system of martial arts.
Sensei Robert H. Mason
We are pleased to welcome back to the karate school two Black Belts, Sensei Charles Lewis, 4th Dan and Sensei Brian Polsky, 2nd Dan. Mr. Lewis was the Head Instructor here at the Karate school for many years. He was responsible for initiating the Weapons Program and helping to develop the “Funkicks” Fitness Kickboxing classes at our Dojo. He is featured in the “Funkicks on the Beach” home video workout with Funkicks founder Sensei Rodrigo Navarrete. Sensei Lewis is currently teaching the Funkicks class Thursday nights at 7:45 p.m.
Sensei Brian Polsky started training here at the karate school when he was eleven years old. He began competing in martial arts tournaments as a yellow belt and excelled at Weapons and Fighting competition. He is a former Florida State Champion and Battle of Atlanta Black Belt Champion.
Sensei Doug Powell, Sensei Chris Young and Sensei Bob DiRocco all stopped by at different times recently to visit the karate school.
Sempai of the Month
The Sempai of the Month is chosen on the basis of attitude, aptitude and overall helpfulness as it is demonstrated, toward the other students and to the instructor, while on duty as sempai of the class. Sempai Packets, which contain valuable info such as “How to be a Great Sempai” (Review Notes Sheet), When to Sempai and Sempai Requirements for each of the levels of Brown Belt and Black Belt (Info Sheet I), and when patches and gold stars are awarded, and “How to learn to be an Instructor” (Info Sheet II), may be picked up at the Front Desk.
The Sempai of the month for October is Vernon Slaughter. Vernon is a 1st kyu student and has been practicing Mudokai for six years. He mostly attends the morning classes with his wife Pat who is also a Brown Belt student.
Physically we seek to improve the student's balance, flexibility, coordination, fitness, agility and stamina. Emotionally we work with specific breathing techniques to encourage the development of emotional balance. This allows student’s to maintain their self-control even under difficult circumstances. Psychologically we work on improving perceptual skills, especially as they relate to timing and distancing, and cognitive skills which include the use of visualization as a learning tool. This training allows the mind to be stilled, so that the student can go from perception into action without the need for cognition, which would slow down the response time. Skills of this kind, while difficult for a non Martial Artist to comprehend, impart the reflexive speed and coordinated spontaneous movement that seems almost supernatural in execution.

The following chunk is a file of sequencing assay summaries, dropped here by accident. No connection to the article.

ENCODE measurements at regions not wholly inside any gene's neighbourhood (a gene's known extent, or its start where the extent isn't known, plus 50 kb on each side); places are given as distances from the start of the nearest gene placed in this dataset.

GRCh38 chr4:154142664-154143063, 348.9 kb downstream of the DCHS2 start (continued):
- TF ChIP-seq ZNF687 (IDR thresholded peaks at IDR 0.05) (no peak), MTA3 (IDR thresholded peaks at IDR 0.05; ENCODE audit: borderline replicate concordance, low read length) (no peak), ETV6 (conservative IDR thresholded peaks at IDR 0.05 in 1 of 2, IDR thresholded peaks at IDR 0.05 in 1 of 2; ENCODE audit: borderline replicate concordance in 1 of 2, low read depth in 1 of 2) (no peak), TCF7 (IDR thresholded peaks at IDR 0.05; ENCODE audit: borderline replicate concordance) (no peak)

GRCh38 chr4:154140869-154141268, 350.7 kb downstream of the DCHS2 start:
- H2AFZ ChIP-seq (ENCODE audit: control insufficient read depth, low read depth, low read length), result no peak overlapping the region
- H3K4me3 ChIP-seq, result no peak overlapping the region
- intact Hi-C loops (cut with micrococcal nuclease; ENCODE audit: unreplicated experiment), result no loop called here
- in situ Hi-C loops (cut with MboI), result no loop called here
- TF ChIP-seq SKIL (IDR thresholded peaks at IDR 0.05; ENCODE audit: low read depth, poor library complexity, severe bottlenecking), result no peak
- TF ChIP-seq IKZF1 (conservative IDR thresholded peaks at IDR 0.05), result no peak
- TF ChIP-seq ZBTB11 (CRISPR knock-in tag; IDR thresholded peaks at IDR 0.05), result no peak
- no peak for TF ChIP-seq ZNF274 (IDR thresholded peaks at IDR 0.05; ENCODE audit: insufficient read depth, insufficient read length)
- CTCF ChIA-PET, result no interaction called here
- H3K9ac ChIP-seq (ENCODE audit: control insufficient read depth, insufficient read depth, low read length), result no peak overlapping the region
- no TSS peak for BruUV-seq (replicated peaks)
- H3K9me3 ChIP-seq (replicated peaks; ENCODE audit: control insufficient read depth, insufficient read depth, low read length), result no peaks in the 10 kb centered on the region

Some time ago a parent had complained to me that our program took too many years to accomplish. She was unhappy that, despite her son having trained for about five years, he was probably still three years away from receiving his Black Belt. Part of the reason for her disquiet on this issue was the misperception that achieving Black Belt should be a lot quicker and easier than graduating high school. The reality is actually that the skills required to achieve Black Belt are generally more difficult to accomplish for most people than is a high school diploma. This is why, having taught in Plantation for twenty-two years and probably enrolled around ten thousand people in my programs at one time or another, I have only graduated seventy-one Black Belts. However, all students who train regularly, regardless of at what age they begin training, can probably achieve Black Belt in significantly less time than it takes to graduate high school. Whatever difficulties arise in the path towards achieving promotion can be overcome with practice. It is in the process of acquiring the skill necessary to triumph over the inner and outer obstacles that arise during training, that the real gains in character development are made that define the development of the “Black Belt attitude”. These qualities, to which students aspire as they strive for Black Belt, include courtesy , modesty, integrity, perseverance, courage, and the kind of indomitable spirit that can only be forged through a process that involves conscious work and intentional suffering.
Taken as a whole it seems to me that the time investment made by karate students young and old contributes in a very efficient manner to the development of essential real life skills that probably have to be experienced to be fully appreciated. I have been a martial artist for so long that I cannot imagine not having the skills I’ve acquired. To a certain extent perhaps I take them for granted, but I am often reminded by new students of how far I have come. Martial Arts may not seem to be a particularly intellectual pursuit; however, psychological research indicates that all intellectual growth begins on a sensory-motor level. I would be interested to hear from any students, regardless of their age, of ways they feel that karate training in Mudokai has made a positive impact on their life. I would like anyone who chooses to share their thoughts to turn in their efforts at the Front Desk by October 30th so that I can review them for inclusion in our December newsletter.
Sensei Robert H. Mason c2002